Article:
Please remember that since this articles is from the PinkFae Archives, it was written before I had added the 'Gamer Profile Ratings' and 'The Six Characteristics of a Good Game' to my rating system.
We have come to the time in which I review yet another board game. This time around, we will look at a very enjoyable game called Between Two Cities. This city-building game has elements of both co-operative and competitive games, using a hand turning mechanism like 7 Wonders or Sushi Go. But let's not get ahead of ourselves... we'll look at the numbers first, and go from there.
Average Length of Gameplay: 25 minutes
An overview of Between Two CitiesPlayers use tiles representing buildings or parks to build two cities at the same time. You build one with the player on your right, and one with the player on your left. You can't neglect either; the final score is the value of the lower scoring city. Thus, you want to ensure they both score as high as possible!
Players start with a hand of tiles representing houses, factories, offices, parks, taverns, and shops. They select two, pass the rest to the next player, and reveal them simultaneously. Then they put one in the city on their left, and one in the city on their right. They must collaborate with the player on either side for maximum points. After the first turn, two tiles will begin a city on your right, one from you and one from the player on your right. Likewise, two tiles start a city on your left, one that you played and the other contributed by the player to your left. In later turns, you'll add to both of these.
The game takes place in three rounds; the direction tiles are passed changes between rounds. At the end, each city will be a 4×4 grid. Scoring varies between tile types. Shops score based on how many you have in a row. Taverns' scores are based on how many tavern types are in your city. Factories score based on which player has the most. Parks score based on how many are adjacent to one another. And so on...
Players mark their scores with meeples that represent architectural landmarks. Examples include the St Louis Arch, the pyramids of Giza, and the Sydney Harbour Bridge. After scoring both, the lower scoring city is the final score. The player with the highest score is the winner.
Permutations in Between Two CitiesThis game is a lot of fun because it feels like a co-operative game until the very end. You can't expect to get a decent score without working co-operatively with the players beside you. You have to discuss the tiles you have available and choose which one will be of the greatest benefit. But at the end, when calculating scores, it suddenly switches to a competitive game, with a single player declared the winner.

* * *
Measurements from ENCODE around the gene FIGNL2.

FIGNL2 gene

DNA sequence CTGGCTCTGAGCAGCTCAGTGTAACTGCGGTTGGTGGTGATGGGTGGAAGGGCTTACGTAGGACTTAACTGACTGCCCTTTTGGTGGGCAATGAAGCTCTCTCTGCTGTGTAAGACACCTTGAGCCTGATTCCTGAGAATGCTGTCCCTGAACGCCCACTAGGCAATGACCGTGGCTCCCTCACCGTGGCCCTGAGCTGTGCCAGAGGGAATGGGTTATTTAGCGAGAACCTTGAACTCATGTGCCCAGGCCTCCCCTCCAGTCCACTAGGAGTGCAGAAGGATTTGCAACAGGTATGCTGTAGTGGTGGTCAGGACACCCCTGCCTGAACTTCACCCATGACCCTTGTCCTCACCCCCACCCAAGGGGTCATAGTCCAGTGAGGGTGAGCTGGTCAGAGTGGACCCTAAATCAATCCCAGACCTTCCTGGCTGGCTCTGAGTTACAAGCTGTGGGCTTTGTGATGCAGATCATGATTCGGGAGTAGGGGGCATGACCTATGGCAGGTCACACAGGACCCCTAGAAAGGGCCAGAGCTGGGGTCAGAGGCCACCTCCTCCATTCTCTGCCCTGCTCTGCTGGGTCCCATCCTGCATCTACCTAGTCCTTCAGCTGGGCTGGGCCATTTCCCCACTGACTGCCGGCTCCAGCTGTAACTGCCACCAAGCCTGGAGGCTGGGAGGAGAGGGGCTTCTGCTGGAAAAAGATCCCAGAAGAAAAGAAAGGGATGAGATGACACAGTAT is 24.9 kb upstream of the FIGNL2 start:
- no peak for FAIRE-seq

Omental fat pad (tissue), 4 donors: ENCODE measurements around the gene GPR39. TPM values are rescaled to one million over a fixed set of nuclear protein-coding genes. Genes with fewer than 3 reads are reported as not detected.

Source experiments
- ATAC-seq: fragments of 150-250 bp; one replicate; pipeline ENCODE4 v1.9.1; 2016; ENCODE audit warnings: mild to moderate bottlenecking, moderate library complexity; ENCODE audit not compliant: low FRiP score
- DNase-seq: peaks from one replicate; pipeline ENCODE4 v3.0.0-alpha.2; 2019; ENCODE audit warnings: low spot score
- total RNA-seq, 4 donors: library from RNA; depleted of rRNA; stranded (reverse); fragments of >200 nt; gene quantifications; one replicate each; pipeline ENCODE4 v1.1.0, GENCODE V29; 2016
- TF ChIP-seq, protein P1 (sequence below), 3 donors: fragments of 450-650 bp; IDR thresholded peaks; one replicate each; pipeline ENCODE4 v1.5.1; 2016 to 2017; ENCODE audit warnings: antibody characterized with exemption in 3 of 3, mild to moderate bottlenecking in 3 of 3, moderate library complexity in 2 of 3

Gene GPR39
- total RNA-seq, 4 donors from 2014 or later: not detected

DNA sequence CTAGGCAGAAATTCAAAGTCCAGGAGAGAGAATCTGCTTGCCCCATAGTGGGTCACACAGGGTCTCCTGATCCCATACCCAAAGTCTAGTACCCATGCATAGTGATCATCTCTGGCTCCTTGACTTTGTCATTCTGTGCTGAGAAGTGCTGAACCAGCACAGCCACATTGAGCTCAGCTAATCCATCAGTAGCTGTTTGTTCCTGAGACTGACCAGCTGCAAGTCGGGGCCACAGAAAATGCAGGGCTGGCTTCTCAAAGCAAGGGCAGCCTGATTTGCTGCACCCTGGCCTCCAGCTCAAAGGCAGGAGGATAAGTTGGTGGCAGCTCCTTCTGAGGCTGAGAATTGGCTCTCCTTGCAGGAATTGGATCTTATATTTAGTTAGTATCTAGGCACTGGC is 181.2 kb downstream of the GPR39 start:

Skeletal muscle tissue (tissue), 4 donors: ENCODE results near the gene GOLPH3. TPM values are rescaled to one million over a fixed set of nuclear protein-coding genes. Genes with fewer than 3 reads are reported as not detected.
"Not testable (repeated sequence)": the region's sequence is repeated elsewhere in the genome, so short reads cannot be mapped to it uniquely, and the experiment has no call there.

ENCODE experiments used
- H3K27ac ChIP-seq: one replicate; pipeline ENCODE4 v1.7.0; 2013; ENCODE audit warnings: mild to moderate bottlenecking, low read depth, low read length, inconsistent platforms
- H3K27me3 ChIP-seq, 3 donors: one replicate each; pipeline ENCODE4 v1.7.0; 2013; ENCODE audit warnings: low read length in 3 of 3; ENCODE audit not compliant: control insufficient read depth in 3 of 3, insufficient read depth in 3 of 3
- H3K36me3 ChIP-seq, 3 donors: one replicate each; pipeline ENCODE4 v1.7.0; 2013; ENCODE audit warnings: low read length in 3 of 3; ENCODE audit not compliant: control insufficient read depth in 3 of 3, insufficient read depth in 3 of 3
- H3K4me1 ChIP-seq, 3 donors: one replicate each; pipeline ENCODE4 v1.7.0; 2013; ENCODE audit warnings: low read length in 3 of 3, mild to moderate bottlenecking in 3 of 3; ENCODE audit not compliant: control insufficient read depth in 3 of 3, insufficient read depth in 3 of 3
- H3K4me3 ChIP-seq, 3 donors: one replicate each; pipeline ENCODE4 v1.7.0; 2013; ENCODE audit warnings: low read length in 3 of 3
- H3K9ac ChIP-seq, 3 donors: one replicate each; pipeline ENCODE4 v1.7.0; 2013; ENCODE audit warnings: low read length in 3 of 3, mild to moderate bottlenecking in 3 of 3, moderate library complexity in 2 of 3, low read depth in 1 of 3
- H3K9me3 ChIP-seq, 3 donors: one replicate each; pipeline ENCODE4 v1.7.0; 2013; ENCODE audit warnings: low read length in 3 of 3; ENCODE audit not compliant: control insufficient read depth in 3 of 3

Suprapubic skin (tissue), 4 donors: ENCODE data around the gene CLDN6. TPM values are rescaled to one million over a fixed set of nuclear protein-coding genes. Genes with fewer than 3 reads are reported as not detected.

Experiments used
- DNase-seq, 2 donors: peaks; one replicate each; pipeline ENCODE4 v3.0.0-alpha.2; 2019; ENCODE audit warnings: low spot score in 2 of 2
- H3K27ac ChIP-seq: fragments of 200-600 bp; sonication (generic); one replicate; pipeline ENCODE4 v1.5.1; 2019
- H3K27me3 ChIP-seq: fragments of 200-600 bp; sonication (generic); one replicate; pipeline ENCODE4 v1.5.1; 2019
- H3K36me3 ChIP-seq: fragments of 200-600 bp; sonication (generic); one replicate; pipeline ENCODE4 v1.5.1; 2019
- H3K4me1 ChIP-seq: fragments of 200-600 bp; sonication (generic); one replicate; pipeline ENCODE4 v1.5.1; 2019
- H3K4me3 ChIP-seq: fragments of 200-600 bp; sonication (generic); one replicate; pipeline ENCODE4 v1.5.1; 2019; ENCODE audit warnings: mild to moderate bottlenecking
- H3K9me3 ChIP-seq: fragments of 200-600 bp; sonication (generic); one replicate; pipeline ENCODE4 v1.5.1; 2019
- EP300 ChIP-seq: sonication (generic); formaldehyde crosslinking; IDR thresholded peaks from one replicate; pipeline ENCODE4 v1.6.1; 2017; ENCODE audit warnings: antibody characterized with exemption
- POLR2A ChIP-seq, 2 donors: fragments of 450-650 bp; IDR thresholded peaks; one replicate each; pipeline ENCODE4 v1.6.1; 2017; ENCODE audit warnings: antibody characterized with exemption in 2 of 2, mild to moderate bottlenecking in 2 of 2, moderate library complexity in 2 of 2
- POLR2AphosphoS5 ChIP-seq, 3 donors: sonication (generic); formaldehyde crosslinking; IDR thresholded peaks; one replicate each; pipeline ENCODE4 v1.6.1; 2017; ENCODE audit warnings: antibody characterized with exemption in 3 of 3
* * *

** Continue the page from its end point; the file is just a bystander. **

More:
Also, because the scoring is a little complex, it's hard to keep track of how many points a specific player has. This makes it harder to gauge who's in the lead, so it's easier to focus on making the best play you can each turn. This adds to the co-operative feel of the game.
There are two minor downsides to this game, in my opinion. The first is that the theme is a bit thin; you're just building a city. Still, the game play more than makes up for it, so I don't hold this against it.
The second is that, because scoring can be slightly complex, it can sometimes take a bit of time at the end to complete the scoring for each player. But that is also, in my opinion, a minor grievance.
Final Thoughts on Between Two CitiesI personally enjoyed this game quite a lot. I liked that you had to work closely with the other players in order to maximise your own score. I've also grown fond of the hand-passing mechanic, where you choose one or two cards (or tiles) to play, then pass your hand to the next player. Not knowing exactly what you're going to have available next turn adds some exciting mystery!
The game is quick and fairly easy, so it's good for light fare between meatier games, or with limited time, or even to play with kids. Younger players might have trouble understanding the scoring, but it may be worth taking the time to help them learn!
The company that publishes Between Two Cities, Stonemaier Games, has a print-and-play version on their website, so you can try it before you buy it. But I do recommend that you buy a copy; the architectural meeples alone are worth it!
Anyway, that's my thoughts on Between Two Cities. I hope you enjoyed reading about it, and I hope you decide to give it a try yourself! In the meantime, have fun playing games, and I will see you here next week. Until then,